What is a Home Report in Scotland? Are Home Reports in Scotland a Good Thing?

What is a Home Report in Scotland? Are Home Reports in Scotland a Good Thing?

Since 1 December 2008, any seller who is marketing a property for sale in Scotland must obtain a Home Report. There are limited exceptions, for example newly-built properties and genuinely off-market sales where the property is not advertised. However, in the vast majority of cases the seller must obtain the Home Report prior to the property is marketed. So what is the Home Report and what is it comprised of?

The Home Report consists of three elements:

  • Property Questionnaire
  • Survey
  • Energy Performance Certificate (EPC)

The Property Questionnaire is completed by the property seller and contains a lot of information that is useful to a potential buyers such as the Council Tax Band of the property and details of alterations that have been carried-out to the property.

The Survey is performed by a Chartered Surveyor (a surveyor regulated by the Royal Institute of Chartered Surveyors). It rates the condition of the property as well as providing their assessment of both the cost of rebuilding the property and the market value of the property for mortgage purposes.

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The Energy Performance Certificate (EPC) can be produced by a person who is licensed to produce EPCs and rates the energy efficiency and amount of CO2 that a property produces.

Many large firms of Chartered Surveyors produce entire Home Reports, providing both the Survey and the EPC elements of the Home Report and providing the property seller with a means to input information into the Property Questionnaire through an online form. They then produce all-in-one documents that contain all of the elements of the Home Report. Other non-RICS registered companies also produce Home Reports, obtaining the three different elements from the various parties and putting them together in one bundle.

Home Reports have divided opinion in the property world, with property professionals, property owners and property buyers differing as to whether their introduction was a good thing. In some cases, if the buyer is getting a mortgage, the buyer’s mortgage lender will accept the Home Report instead of insisting on the buyer obtaining their own mortgage valuation from a Chartered Surveyor. As a result they can save the buyer money and make the property more affordable for that buyer. The flip side of course is that sellers have to pay for them.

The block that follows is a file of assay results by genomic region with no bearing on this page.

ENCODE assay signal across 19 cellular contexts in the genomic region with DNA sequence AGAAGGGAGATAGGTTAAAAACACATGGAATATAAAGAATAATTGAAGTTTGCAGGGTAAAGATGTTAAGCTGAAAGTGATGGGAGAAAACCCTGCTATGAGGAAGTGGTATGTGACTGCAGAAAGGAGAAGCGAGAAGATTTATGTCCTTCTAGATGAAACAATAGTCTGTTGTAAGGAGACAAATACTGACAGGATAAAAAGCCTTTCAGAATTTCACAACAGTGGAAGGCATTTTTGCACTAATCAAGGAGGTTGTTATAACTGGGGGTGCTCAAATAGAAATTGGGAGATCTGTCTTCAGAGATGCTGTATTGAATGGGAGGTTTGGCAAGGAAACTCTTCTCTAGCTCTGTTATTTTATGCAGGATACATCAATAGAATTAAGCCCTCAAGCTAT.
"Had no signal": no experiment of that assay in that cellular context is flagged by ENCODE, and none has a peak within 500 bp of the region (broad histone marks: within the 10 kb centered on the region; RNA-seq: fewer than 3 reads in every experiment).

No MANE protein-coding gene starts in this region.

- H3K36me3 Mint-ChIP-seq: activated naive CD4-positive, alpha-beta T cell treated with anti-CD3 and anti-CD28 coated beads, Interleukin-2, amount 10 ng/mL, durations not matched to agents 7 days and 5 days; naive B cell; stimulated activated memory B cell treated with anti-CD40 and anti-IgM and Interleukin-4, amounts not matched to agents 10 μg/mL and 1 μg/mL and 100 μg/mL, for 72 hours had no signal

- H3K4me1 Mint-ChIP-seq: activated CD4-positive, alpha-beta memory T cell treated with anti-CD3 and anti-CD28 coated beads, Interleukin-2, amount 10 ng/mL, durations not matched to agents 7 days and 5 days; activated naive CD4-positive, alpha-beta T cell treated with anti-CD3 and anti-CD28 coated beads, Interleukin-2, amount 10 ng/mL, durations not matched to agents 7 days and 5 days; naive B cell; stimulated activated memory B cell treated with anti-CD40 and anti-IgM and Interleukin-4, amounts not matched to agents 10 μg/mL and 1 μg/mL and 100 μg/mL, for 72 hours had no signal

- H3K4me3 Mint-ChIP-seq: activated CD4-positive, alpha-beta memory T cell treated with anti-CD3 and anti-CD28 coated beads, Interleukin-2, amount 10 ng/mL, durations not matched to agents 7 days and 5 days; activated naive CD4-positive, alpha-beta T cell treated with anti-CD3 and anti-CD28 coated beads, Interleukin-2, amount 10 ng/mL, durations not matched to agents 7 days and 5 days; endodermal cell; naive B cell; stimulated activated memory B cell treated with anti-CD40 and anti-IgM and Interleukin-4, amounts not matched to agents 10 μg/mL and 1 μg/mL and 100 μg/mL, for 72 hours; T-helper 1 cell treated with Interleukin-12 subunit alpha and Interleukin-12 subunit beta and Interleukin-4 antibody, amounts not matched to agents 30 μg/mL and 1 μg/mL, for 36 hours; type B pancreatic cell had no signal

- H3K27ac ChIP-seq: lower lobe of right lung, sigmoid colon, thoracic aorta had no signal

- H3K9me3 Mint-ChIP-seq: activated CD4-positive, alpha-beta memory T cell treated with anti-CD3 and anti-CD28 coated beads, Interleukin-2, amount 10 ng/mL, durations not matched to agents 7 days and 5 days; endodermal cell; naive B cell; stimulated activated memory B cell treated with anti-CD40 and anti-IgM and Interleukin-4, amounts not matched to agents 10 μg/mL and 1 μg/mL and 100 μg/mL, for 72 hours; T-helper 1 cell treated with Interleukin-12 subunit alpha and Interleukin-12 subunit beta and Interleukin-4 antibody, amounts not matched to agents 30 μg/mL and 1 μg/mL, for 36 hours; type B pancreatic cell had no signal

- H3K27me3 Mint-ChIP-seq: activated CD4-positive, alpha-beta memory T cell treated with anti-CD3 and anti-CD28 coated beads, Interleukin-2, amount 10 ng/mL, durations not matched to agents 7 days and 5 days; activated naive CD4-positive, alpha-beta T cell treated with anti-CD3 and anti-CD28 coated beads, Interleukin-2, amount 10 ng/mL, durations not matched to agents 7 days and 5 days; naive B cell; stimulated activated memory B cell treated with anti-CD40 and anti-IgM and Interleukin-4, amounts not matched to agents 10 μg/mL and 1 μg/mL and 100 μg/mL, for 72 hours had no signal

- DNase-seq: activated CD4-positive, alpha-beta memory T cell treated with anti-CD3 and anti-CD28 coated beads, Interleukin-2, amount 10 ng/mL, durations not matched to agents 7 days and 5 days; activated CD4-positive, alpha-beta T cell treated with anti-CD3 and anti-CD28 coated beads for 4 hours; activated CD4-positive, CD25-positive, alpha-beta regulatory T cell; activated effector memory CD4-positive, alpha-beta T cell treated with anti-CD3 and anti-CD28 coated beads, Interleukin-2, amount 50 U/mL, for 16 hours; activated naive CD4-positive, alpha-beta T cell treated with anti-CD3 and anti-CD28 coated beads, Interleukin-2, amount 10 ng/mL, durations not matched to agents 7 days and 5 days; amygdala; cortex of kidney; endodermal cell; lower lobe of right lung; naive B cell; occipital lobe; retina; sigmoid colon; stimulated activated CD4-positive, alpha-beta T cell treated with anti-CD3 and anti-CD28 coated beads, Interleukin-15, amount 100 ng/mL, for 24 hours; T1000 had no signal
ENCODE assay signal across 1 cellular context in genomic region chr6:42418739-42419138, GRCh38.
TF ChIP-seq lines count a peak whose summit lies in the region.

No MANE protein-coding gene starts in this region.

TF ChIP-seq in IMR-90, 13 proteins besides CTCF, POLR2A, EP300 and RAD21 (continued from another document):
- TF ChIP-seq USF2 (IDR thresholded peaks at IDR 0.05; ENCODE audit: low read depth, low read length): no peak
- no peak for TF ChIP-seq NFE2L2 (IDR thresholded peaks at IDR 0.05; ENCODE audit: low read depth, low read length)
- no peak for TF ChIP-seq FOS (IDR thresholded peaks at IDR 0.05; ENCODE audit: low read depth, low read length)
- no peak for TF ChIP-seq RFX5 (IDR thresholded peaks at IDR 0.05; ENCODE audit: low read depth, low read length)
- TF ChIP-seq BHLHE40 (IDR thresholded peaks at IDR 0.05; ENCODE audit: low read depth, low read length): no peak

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I'm Robert Carroll, Managing Director of MOV8 Real Estate, Estate Agents and Solicitors. MOV8 is an innovative and forward-thinking estate agency and solicitor firm with its Head Office in Edinburgh, UK. It is one of the fastest growing firms in the east of Scotland. I see first-hand every day what is actually happening in the property market and am regularly quoted in the Scottish Press in property stories. Through this blog I aim to give an honest, fresh and sometimes light hearted take on what is happening in the Scottish property market for anyone who is interested in that kind of thing...

1 Comment

  1. John Stevenson 8 years ago

    The Home Report is good and bad, Good because one Report is made available to all potential buyers.
    Bad because the Report is not substantive in the matters it reports on. Surveyors charge handsomely for reporting on inconsequentials (70% of the report). It is very easy for surveyors to argue that it is not a Home Buyers Report and many recommend such a survey. They are seriously getting money for not very much effort but as a consumer there is very little one can do to combat their poor service level vis-a-vis fees. You may well agree with this comment in private but I am certain you could not openly suggest it. A survey might be one way to ascertain other consumers opinions. The EPC is an exceptionally valuable Report I treasure the current one I have for my Glasgow property. Long may they be discontinued.

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